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Many of you are all too familiar with the Merit-based Incentive Payment System (MIPS), the major quality reporting program for physicians under Medicare. MIPS measures performance in four categories —Quality, Cost, Improvement Activities, and Promoting Interoperability (formerly Meaningful Use)—which roll up into a composite score that translates to a payment adjustment (i.e., a bonus, penalty, or no change) that you receive two years after the performance period. The payment adjustments under MIPS could have a significant impact on your revenue. Failing to report in 2019 would lead to a 9 percent reduction to your Medicare payments in 2021.
Each year the Centers for Medicare & Medicaid Services (CMS) revises requirements for MIPS, and, as I described in a previous blog, CMS recently finalized requirements for calendar year 2020—which is just around the corner.
CMS is raising the bar, making it more difficult over time to receive a bonus and avoid a penalty. In the 2020 reg:
In addition to making the MIPS requirements more challenging overall, CMS also finalized a policy ACEP supports that would ensure that most of you don’t have to focus your attention on the Promoting Interoperability category. Currently, clinicians who are considered “hospital-based” as individuals are exempt from this category. However, if individual clinicians decide to report as a group, they lose the exemption status if a single group member does not meet the definition of “hospital-based.” ACEP has repeatedly argued this unfair policy penalizes hospital-based clinicians who work in multi-specialty groups. In a victory for ACEP and our members, CMS altered this policy starting in 2020 by exempting groups from the Promoting Interoperability category as long as 75 percent of individuals in the group meet the definition of hospital-based.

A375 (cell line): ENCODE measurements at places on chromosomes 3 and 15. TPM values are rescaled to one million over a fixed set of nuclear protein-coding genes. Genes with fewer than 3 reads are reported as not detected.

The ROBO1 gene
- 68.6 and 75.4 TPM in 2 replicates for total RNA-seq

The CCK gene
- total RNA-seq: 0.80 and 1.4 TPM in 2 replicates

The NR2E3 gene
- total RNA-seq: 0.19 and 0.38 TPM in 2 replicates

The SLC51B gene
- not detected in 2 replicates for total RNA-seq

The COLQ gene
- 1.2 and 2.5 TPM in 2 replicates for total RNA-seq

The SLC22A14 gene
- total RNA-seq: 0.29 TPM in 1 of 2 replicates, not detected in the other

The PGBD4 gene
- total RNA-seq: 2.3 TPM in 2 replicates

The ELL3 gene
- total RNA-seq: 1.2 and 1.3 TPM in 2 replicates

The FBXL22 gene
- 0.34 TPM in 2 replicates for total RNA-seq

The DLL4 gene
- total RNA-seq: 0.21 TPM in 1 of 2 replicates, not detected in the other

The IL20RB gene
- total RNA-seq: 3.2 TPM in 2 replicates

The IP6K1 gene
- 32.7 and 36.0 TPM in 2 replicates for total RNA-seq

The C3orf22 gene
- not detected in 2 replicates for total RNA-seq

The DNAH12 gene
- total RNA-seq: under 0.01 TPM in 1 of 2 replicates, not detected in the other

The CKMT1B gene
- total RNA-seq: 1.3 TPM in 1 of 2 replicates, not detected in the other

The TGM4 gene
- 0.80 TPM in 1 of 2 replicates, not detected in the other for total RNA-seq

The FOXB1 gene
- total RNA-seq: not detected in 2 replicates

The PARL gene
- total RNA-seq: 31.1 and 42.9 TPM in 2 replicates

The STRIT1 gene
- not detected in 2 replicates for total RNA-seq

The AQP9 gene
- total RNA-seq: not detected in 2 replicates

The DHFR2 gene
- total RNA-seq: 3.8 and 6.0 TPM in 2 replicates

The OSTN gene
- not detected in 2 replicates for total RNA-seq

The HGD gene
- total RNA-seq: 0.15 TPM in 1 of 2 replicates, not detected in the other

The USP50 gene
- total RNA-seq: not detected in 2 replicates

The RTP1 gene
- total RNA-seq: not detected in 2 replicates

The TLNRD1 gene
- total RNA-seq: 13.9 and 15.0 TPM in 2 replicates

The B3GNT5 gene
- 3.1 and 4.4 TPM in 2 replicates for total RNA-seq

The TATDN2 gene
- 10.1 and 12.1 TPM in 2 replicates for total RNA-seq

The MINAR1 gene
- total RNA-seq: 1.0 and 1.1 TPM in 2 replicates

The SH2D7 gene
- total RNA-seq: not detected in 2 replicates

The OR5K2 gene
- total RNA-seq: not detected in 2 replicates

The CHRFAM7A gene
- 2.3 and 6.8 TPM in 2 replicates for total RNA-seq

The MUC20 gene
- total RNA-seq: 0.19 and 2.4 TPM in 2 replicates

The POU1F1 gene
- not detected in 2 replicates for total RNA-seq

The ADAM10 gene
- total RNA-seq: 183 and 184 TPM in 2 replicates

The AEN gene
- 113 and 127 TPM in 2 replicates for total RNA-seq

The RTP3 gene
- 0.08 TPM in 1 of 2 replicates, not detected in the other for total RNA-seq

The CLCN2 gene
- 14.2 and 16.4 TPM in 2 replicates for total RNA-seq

With the Promoting Interoperability category out of the way, you can focus on meeting the Quality and Improvement Activities requirements so that you can exceed the new performance threshold of 45 points (note: there are no reporting requirements for the Cost category—CMS determines your score based on a set of claims-based cost measures).
Now that you know about the major changes, I also leave you with a few tips to help you be prepared going forward:
This program is complicated, and it’s a priority for ACEP to help you succeed and maximize your MIPS score. In addition to working with CMS to simplify the requirements, ACEP provides our members with resources to ease the reporting process. Thousands of emergency physicians are now using ACEP’s Clinical Emergency Data Registry (CEDR) to meet the Quality Reporting requirements and participating in the Emergency Quality Network (E-QUAL) to meet the Improvement Activities requirements. You can also visit CMS Quality Payment Program Help and Support page, which includes additional MIPS resources and contact information for CMS’ help desk.
Finally, you can always reach out to me directly if you have questions.
Until next week, this is Jeffrey saying, enjoy reading regs with your eggs!
If you have any questions or want to weigh in on other regulatory items, feel free to email me: email@example.com.
Jeffrey Davis is the Director of Regulatory Affairs at the American College of Emergency Physicians (ACEP). He manages ACEP’s formal response to federal policies and works with federal agencies and other stakeholders to help advance ACEP’s federal affairs agenda. Prior to that, Jeffrey worked in the Budget Office at the U.S. Department of Health and Human Services for nearly eight years. Jeffrey came to the Government as a Presidential Management Fellow, and in his position in the Budget Office, he advised top level officials on major budgetary and policy considerations within Medicare and prepared detailed analyses of Medicare regulations and legislation. Jeffrey has a Masters of Science in Health Policy and Management from the Harvard T.H. Chan School of Public Health and a Bachelors of Arts degree from Duke University.